[PATCH 3 of 5] HTTP/3: traffic-based flood detection

Roman Arutyunyan arut at nginx.com
Wed Oct 13 11:37:08 UTC 2021

On Wed, Oct 13, 2021 at 12:06:56PM +0300, Vladimir Homutov wrote:
> On Thu, Oct 07, 2021 at 02:36:16PM +0300, Roman Arutyunyan wrote:
> > # HG changeset patch
> > # User Roman Arutyunyan <arut at nginx.com>
> > # Date 1633602162 -10800
> > #      Thu Oct 07 13:22:42 2021 +0300
> > # Branch quic
> > # Node ID 31561ac584b74d29af9a442afca47821a98217b2
> > # Parent  1b87f4e196cce2b7aae33a63ca6dfc857b99f2b7
> > HTTP/3: traffic-based flood detection.
> >
> > With this patch, all traffic over HTTP/3 bidi and uni streams is counted in
> > the h3c->total_bytes field, and payload traffic is counted in the
> > h3c->payload_bytes field.  As long as total traffic is many times larger than
> > payload traffic, we consider this to be a flood.
> >
> > Request header traffic is counted as if all fields are literal.  Response
> > header traffic is counted as is.
> [..]
> this looks more complex than QUIC part, as we don't have clear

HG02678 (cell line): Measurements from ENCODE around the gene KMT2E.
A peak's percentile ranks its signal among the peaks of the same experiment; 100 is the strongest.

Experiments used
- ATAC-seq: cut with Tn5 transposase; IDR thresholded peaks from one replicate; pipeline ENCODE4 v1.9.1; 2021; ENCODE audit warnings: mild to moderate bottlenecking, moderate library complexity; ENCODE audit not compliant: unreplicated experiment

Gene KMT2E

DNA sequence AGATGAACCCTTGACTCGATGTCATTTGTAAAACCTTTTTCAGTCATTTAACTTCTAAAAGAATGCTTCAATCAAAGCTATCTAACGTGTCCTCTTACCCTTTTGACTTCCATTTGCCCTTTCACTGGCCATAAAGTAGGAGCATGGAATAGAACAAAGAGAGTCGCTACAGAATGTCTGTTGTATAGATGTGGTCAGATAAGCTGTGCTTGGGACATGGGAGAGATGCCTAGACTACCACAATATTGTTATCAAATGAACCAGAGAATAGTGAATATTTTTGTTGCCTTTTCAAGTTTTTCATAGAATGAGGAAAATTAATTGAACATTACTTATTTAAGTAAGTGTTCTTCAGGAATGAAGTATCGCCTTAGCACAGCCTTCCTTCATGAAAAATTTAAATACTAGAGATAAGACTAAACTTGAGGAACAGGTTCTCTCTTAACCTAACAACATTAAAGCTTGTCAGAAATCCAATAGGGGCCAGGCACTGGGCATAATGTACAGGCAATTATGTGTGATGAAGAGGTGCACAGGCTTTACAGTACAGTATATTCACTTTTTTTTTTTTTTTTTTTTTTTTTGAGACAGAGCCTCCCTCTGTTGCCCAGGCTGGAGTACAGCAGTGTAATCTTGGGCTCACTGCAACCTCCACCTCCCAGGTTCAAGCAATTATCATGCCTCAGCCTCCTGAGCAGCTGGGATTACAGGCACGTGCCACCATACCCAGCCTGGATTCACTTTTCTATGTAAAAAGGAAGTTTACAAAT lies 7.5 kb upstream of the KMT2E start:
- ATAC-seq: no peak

> understanding what 'payload' is.


> Attempt to count literal fields vs bytes leads to situations when
> payload is greater than total due to en/decoding. It looks like
> it doesn't harm though, as the difference is not that big and we
> should not have something like zip-bomb here
> (i.e. decoded payload increases greatly in length, while total is quite
> small)

Counting fields as literal:

1. simplifies code
2. takes into account bytes passed via the encoder stream otherwise counted
   as burden, which technically they aren't

Overall, I like the idea of comparing the traffic we received with the
size of the request, whatever method we use to calculate it.  Cherrypicking
payload from the traffic is tricky in HTTP/3 since what logically constitutes
the payload is spread over several streams.

> I'm not sure that assuming reserved frames is not a good payload
> is a good idea. While we don't know what is there, RFC tells us
> not assume anything about their meaning. On the other side,
> we can definitely consider huge number of reserved frames as a flood,
> as we don't make any progress with request as we receive them
> and waste resources.

I assume reserved streams are potentially the main source of flood.

> overal, it looks working, and I have no better ideas how we can improve
> it.
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Roman Arutyunyan

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